By Christine Blanchette
Treadmill runners are warm and safe from sometimes nasty outdoor conditions, sweating up a storm while watching TV or listening to music with a nice fan blowing soothing breezes, and an energy drink and fuzzy towel an arms length away.
This year, with much of North America hit with frigid temperatures, many outdoor runners turned to treadmills or cross training for fitness’ sake. Yet the roads and trails beckon, and if you’re an outdoor runner in the Pacific Northwest, now may be the time to get back on course.
Indeed, springtime brings big marathons like Boston, therefore training outdoors for a race could be more beneficial by duplicating the constant pounding of the pavement and feeling the wind resistance. Otherwise, your legs are unlikely to be equipped to handle the cruelties that tough marathons are known for inflicting.
Doug Milne, communications manager for the PGA Tour and an avid runner, describes the pros of running outdoors.
“I prefer it to treadmills when time and weather allows, and when I’m in a safe area,” he said in a recent email interview. ” I value the scenery, natural elements and just being outside. One sees more when running outside and experiences more visually. I find it a bit more challenging on my joints, but rarely to the point to where I need to stop. I enjoy passing by other walkers and runners when I’m outside, as well as natural elevation changes. You just don’t get that on a treadmill in a hotel or fitness center. I value and appreciate treadmills a lot, given my time restraints and odd hours available, but given the choice, I’d always prefer to run outside.”
One clear benefit of training on the treadmill is you can watch how many calories you burn.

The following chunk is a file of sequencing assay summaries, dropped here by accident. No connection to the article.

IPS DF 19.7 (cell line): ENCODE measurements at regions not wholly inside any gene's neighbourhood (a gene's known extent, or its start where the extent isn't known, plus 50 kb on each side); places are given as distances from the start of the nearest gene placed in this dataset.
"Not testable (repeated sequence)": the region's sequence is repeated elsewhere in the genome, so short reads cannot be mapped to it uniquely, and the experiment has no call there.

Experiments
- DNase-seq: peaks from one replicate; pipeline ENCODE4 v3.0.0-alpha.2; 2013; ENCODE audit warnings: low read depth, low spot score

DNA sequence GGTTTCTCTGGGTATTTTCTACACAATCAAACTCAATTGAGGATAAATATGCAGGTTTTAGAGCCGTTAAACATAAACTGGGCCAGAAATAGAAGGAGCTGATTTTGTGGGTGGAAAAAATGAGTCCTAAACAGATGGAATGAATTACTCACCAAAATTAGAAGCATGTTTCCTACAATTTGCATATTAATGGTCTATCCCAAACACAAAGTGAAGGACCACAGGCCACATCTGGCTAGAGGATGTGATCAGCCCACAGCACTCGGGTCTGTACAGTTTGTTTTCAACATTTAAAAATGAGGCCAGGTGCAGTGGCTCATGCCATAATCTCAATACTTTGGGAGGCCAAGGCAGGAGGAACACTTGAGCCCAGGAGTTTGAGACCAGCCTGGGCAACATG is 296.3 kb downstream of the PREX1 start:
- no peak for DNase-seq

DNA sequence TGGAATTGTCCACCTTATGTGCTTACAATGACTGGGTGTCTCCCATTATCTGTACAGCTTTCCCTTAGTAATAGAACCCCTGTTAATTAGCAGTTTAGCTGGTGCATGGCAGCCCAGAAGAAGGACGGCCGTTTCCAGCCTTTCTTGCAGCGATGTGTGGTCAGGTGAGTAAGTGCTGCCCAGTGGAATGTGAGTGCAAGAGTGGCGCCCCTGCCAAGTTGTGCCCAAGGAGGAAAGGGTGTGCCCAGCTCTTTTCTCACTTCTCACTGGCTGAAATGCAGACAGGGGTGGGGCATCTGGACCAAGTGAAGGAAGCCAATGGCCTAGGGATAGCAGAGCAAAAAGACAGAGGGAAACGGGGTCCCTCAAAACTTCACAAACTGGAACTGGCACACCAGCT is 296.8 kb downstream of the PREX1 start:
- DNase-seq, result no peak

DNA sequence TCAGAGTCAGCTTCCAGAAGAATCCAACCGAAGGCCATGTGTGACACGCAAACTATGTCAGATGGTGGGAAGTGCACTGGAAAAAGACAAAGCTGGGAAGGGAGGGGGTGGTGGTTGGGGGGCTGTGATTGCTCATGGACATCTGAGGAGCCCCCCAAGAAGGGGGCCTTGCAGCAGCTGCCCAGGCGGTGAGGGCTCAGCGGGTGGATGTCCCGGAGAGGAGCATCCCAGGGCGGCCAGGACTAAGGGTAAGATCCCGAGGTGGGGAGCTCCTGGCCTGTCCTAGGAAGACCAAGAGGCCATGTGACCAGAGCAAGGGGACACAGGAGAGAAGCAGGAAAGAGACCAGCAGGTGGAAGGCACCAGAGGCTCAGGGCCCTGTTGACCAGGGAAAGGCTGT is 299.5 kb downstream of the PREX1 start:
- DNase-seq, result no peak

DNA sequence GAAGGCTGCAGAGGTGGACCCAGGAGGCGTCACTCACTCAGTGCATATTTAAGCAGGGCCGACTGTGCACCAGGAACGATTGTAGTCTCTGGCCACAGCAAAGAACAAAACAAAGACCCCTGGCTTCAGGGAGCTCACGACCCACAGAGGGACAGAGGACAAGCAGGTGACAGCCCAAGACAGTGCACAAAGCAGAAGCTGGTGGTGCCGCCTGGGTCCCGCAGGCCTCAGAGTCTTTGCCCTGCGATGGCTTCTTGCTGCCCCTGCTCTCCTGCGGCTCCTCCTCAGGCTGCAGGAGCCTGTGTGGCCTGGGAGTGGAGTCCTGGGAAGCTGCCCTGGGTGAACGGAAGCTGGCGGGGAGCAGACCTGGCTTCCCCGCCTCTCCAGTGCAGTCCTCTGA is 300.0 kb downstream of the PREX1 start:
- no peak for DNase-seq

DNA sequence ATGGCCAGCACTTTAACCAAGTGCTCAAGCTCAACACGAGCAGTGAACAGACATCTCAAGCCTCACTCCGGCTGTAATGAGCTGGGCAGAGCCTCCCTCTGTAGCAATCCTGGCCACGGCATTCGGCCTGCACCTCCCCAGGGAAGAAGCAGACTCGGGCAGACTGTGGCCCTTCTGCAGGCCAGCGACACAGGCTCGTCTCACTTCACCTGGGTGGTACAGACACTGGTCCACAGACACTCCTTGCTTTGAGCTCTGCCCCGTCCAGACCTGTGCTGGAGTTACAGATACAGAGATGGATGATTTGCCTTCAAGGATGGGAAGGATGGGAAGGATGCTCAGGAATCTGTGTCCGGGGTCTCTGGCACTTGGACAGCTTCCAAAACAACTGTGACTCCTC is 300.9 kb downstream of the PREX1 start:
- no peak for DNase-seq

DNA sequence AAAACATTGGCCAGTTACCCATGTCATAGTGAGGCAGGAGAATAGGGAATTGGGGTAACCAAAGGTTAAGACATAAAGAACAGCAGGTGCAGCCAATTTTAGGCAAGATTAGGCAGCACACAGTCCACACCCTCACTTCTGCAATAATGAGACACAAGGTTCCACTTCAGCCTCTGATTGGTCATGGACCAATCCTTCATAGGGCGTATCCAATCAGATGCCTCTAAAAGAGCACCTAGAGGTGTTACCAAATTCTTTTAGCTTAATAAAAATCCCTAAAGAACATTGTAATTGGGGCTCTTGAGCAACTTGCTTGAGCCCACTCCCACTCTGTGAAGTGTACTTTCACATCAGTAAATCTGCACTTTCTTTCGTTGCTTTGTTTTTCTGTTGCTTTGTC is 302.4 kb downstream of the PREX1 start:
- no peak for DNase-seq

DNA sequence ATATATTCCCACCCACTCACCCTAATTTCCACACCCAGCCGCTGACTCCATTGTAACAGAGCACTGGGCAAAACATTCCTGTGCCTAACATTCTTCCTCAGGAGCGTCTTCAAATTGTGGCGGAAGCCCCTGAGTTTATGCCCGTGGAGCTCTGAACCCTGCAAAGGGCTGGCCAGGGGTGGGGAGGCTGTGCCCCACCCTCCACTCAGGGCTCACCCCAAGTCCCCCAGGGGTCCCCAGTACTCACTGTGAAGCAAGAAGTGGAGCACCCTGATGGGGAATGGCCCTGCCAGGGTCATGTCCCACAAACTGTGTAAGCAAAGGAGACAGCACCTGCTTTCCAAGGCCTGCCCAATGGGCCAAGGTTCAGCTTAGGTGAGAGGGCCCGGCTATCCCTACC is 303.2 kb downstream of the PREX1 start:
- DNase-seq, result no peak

“Some people are of the mindset that running on a treadmill is cheating. I disagree,” Milne said. “I run an average of 1,500 miles a year. Of those, I say 40 per cent are treadmill miles. Treadmills get bad raps for two reasons. People say they’re boring or make running easier. I get the boring part, and don’t even necessarily disagree. However, with my travel schedule, I am oftentimes in hotels and in areas that are not safe to run outside due to traffic, darkness, etc. Sometimes I just don’t have time for anything but a treadmill. That said, I can get past the boring part. I’d rather be bored and run for 45 minutes than not run at all. As for treadmills being easier, they do set a pace you keep up with, are located in climate-controlled areas and are a lot less stressful on joints. That doesn’t make them easier to me. To compensate, I run faster on treadmills than I do outside. I run about 7:25 per mile on the road. On a treadmill, I speed it up to about 7:10 per mile. The bottom line is, sweat, an elevated heart rate and endorphin rush don’t discriminate. At the end of a run, those elements don’t know if you’ve been a road or a treadmill. Treadmills can be very convenient when time and/or weather is a factor. I am very grateful for treadmills.”
The choice is up to you. To successfully transition from treadmill to outdoors, you may want to alternate a few workouts before going it alone on the outside. And if you find the cool, fresh air filling your lungs exhilarating, it could mean it’s time to pull the plug and say goodbye to the treadmill.
Christine Blanchette is an avid runner and freelance writer who lives in Burnaby, B.C. Follow her blog at christineruns.com.
Want to be a reader contributor to The Seattle Times’ Take 2 blog? Email your original, previously unpublished work or proposal to Sports Editor Don Shelton at email@example.com or firstname.lastname@example.org. Not all submissions can be published. The Times reserves the right to edit and publish any submissions online and/or in print.